The late Hmong military leader Vang Pao is currently being memorialized in grand fashion, as his culture’s traditions dictate:
[Vang Pao’s] funeral — six days and nights, with 10 cows slaughtered and stir-fried each day — has become a send-off for the ages. It began last Friday, his body borne on a horse-drawn carriage through the streets of downtown Fresno, throngs of grieving Hmong lining the way. Scottish bagpipers played “The Green Hills of Tyrol” and two T-28 planes, the aircraft piloted by Hmong guerrilla fighters in the Vietnam War, flew overhead.
And the funeral rolled down a long red carpet through the weekend, as thousands more Hmong from across the country, and some from as far away as Thailand and France, strode into the convention center of this farming capital of California to say goodbye.
Such lavish funerals obviously serve a purpose beyond just allowing a man’s admirers to grieve. They are created as evidence that a marginalized community is strong enough to survive its leader’s passing. This has always been the subtext in those outrageously opulent Mafia funerals; they’re not just about showing how much wealth and power a crook had accumulated, but also an attempt to demonstrate that his criminal realm will continue on in his absence. If a capo‘s underlings or successors can effectively gather the funds necessary to pay for this many flowers—not to mention work out the logistics of the procession and the afterparty—then surely they can comandeer the late man’s rackets.
The trouble is, those who lack power still retain the competitive instinct, and so desire lavish funerals that have no political motive. This can be ruinous not just to a family, but to a society; in Ghana, for example, hands are frequently wrung over the percentage of income that is spent on ornate coffins. And for well over a century now, people in the U.S. have rightly feared that too much familial wealth is dedicated to big send-offs, rather than guaranteeing the security of the ensuing generations. The New York Times chimed in on the topic 125 years ago:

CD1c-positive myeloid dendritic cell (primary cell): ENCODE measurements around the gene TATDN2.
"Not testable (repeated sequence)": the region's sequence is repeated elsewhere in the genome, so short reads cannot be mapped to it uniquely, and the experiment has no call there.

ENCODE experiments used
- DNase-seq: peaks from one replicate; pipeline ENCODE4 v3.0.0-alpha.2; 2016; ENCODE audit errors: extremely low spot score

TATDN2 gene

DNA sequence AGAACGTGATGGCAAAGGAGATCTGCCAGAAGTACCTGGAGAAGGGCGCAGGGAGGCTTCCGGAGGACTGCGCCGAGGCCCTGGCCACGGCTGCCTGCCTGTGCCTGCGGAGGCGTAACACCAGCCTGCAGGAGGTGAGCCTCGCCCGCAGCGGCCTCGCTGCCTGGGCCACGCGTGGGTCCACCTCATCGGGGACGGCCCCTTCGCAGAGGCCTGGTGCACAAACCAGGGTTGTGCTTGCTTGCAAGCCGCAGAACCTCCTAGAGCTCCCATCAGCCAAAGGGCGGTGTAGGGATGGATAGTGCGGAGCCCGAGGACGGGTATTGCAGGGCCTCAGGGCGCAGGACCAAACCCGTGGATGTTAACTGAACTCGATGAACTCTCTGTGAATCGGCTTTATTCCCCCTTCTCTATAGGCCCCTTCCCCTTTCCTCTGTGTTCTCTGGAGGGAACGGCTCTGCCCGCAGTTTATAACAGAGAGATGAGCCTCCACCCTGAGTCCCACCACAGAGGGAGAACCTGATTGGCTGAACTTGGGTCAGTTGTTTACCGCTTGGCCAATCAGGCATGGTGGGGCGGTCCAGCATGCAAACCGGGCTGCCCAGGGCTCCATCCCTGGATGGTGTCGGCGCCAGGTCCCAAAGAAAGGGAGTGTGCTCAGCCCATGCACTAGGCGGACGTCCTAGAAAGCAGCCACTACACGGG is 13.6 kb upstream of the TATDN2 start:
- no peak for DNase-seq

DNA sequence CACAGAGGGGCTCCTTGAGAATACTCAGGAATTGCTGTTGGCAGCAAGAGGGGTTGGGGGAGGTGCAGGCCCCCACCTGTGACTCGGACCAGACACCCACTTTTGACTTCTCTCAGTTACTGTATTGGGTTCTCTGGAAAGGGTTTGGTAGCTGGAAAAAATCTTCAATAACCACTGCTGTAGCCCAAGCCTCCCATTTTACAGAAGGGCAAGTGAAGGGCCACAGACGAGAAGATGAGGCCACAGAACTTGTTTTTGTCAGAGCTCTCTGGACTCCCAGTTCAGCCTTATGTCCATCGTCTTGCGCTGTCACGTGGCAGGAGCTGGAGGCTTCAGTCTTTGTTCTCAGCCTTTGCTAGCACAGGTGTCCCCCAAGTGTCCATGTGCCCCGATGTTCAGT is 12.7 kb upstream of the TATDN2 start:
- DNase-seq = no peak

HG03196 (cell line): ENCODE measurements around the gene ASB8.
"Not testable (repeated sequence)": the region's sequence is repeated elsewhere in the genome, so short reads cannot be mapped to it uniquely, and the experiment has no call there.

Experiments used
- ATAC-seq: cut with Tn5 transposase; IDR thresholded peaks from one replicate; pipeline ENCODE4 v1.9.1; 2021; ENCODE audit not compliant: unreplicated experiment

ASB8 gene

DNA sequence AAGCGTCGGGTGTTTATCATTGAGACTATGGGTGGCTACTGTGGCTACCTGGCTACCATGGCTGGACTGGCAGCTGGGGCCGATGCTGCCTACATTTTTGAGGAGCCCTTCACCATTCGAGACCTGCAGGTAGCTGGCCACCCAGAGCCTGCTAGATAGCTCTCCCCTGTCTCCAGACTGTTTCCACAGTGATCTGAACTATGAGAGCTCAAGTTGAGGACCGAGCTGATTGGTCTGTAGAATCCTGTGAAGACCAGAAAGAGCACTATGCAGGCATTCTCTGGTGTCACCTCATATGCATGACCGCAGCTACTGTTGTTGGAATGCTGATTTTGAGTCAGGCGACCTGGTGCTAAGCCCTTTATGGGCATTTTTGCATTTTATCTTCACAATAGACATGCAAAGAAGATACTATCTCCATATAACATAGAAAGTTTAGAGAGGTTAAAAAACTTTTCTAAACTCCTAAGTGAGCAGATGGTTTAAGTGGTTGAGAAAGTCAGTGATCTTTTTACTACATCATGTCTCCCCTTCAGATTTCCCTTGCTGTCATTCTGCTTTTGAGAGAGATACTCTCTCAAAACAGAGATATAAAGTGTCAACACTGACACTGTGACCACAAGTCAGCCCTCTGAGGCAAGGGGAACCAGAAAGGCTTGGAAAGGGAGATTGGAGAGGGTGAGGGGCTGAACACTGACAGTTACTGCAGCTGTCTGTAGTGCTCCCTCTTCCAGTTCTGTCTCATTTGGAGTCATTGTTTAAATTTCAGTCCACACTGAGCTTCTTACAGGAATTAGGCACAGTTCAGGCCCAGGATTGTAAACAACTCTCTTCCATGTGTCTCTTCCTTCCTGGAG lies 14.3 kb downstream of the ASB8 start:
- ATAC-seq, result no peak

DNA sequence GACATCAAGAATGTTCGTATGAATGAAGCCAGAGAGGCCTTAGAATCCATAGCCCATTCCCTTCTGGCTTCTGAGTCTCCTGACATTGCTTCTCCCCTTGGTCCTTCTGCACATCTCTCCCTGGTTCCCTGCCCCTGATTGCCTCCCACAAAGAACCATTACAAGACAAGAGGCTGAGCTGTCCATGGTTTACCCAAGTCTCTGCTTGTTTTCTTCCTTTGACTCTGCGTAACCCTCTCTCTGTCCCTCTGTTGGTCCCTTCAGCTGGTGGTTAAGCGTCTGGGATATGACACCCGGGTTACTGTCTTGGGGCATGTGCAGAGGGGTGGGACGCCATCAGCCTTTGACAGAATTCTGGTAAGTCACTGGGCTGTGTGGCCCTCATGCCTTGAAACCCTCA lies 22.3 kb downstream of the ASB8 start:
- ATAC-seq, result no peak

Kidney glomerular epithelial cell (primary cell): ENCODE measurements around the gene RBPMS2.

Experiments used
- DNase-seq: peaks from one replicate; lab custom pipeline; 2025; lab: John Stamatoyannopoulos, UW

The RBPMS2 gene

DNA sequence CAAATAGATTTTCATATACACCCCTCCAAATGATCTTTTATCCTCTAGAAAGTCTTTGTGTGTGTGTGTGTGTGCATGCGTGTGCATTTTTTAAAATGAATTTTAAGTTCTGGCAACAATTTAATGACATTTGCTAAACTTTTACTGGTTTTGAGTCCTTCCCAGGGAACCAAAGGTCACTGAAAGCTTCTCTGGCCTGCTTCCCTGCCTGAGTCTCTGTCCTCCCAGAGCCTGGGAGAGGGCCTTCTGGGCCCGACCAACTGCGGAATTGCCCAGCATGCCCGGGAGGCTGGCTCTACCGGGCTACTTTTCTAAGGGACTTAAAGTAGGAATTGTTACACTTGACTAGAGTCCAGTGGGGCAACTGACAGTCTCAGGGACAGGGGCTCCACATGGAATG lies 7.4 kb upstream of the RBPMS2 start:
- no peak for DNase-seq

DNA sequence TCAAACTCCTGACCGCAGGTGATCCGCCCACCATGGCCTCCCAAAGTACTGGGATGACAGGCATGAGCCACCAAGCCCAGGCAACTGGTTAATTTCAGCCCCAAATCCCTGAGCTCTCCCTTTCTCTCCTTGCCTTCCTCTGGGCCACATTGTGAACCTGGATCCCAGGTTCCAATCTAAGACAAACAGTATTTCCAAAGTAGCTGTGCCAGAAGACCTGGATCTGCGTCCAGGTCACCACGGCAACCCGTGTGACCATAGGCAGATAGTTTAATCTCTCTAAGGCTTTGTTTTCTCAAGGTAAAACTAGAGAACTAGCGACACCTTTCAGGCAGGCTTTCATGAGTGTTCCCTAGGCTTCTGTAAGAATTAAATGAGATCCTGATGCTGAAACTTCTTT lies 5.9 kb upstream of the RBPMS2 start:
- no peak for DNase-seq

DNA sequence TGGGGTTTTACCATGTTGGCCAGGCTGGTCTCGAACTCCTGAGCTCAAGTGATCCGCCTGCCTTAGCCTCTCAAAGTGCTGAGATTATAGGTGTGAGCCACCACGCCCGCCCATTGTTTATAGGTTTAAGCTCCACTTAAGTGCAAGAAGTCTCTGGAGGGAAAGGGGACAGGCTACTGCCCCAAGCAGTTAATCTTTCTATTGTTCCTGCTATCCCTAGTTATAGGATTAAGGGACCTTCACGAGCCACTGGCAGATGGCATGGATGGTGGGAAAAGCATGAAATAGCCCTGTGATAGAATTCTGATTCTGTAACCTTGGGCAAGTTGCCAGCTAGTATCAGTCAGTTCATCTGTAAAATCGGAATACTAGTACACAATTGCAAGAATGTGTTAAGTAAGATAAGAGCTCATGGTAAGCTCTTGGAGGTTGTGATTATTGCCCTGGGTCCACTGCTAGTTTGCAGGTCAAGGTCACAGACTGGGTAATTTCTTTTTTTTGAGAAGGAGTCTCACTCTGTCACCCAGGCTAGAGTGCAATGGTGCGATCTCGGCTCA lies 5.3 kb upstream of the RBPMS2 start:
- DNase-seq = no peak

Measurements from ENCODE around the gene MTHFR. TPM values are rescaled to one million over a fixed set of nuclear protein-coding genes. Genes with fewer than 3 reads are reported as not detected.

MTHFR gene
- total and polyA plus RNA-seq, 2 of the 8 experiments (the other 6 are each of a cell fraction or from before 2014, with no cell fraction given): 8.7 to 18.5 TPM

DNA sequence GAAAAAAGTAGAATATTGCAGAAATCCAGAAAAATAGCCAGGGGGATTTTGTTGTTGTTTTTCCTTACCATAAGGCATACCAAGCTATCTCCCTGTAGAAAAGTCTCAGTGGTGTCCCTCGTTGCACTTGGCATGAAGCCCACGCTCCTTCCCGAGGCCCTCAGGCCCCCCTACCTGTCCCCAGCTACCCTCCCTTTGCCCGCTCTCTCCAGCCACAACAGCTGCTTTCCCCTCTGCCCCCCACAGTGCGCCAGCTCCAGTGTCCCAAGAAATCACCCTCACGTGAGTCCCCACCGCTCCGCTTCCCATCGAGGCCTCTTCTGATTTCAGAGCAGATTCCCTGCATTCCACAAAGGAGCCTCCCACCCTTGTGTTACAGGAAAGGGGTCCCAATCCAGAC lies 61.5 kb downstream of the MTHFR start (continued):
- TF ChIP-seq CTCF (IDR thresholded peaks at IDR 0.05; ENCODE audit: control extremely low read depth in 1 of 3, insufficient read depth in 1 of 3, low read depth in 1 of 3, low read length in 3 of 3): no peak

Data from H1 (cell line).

It would be surprising to learn how common it is for families in this and other large cities to overtax themselves to provide paraphernalia for the tomb. Not infrequently they spend every dollar that has been left, even exceeding the amount sometimes, and in many instances anticipating a large share, if not all, the insurance upon the life of the deceased. Not a few instances might be cited in which money has been borrowed to defray funeral expenses when, if the funeral and been modestly and properly managed, there would have been no need of borrowing at all. What an unworthy return is this to the man who has probably worked hard for years, and given himself less anxiety to save something for his family in the event of his sudden death! Of what advantage is it to him, in his sheeted sleep, that there should be a few more flowers or carriages, that the coffin should be real rosewood, or the handles genuine silver? All has ended; all is well with him. To him money is no longer essential; whatever he has gained beyond necessary expenditure, should be devoted to the service of the living.
This is why, when our time comes, this particular khan would like to be cremated and have the ashes strew somewhere meaningful—the acropolis at Marcus Garvey Park, perhaps, or the the subway platform where the Grand Empress entered the picture. However, it would also be nice if I could leave behind just enough money to fund a marble Microkhan Memorial Bench—to be manned by two 24-hour security guards armed with cattle prods, who will strictly enforce a “no sitting” policy. Is that too much to ask?
(Image via the biography of Calogero Vizzini)